Economic Times India: China’s nuclear power capacity to reach 58 million kw by 2020
China today said it will have 30 million kilowatts of nuclear power capacity by the end of this year and it will be increased to 58 million kilowatts by 2020 with an investment of $ 16.34 billion every year. Currently there are 23 nuclear power units operating in China, with a combined capacity of 21.4 million kilowatts. Twenty-nine units are being built or planned, Xu Yuming, deputy director of the China Nuclear Energy Association said. The government plans to increase China’s total nuclear power capacity to 58 million kilowatts by 2020, a rise of 170 per cent over the current level. It is expected that China’s electricity usage will double by 2030, Xu said.
Cleantechnica: China’s coal use continues precipitous fall
New figures show that China’s use of coal has continued to fall dramatically over the first four months of 2014, according to Greenpeace Energydesk. In fact, following news in October of 2014 that showed coal use had fallen for the first time this century, these most recent figures suggest that the decline in China’s coal use is actually accelerating. According to Energydesk, coal consumption in China fell by almost 8%, and CO2 emissions dropped by approximately 5% over the first four months of 2015, when compared to the first four months of 2014. Impressively, for China, their figures are roughly the same as the reductions seen in the UK — whereas the reduction in coal use is equal to four times UK total consumption, a strong reminder of the need for China to increase energy efficiency.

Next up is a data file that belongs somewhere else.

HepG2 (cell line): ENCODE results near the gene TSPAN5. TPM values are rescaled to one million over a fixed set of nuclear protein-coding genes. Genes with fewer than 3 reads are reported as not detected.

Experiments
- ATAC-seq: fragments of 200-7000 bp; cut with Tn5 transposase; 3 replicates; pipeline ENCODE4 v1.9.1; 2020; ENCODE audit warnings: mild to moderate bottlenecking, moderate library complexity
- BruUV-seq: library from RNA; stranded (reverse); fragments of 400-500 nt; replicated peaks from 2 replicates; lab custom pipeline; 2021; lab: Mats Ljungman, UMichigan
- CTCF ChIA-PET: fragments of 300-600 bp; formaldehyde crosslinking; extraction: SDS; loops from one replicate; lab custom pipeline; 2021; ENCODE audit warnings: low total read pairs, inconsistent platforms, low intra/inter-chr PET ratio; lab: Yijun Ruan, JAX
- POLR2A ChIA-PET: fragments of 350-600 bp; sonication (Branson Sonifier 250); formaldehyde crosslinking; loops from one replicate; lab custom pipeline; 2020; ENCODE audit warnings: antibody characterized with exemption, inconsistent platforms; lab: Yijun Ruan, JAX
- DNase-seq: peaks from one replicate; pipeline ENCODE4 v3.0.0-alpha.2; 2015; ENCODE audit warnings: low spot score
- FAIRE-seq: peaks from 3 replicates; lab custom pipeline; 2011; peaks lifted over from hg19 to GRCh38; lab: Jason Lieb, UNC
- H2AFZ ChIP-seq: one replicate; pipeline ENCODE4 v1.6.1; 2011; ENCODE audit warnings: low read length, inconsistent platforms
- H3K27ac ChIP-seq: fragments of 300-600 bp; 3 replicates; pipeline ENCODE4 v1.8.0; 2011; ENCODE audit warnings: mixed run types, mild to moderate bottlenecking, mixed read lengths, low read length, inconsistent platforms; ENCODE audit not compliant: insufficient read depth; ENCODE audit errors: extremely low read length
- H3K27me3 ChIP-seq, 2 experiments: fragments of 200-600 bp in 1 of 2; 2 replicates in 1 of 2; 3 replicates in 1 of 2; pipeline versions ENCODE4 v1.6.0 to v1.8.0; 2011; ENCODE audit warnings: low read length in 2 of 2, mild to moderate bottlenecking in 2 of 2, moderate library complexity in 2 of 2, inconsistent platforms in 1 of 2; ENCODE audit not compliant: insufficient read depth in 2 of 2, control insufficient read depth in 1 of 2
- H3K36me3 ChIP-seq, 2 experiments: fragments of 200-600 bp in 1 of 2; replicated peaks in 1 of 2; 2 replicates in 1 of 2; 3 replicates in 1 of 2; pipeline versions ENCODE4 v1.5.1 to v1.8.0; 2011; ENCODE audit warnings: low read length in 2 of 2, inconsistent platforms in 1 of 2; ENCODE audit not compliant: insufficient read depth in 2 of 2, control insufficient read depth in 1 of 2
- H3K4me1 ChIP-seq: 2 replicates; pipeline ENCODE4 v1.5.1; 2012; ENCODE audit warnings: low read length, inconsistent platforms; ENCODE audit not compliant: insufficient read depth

Wall Street Journal: Gloomy future for US coal gasification project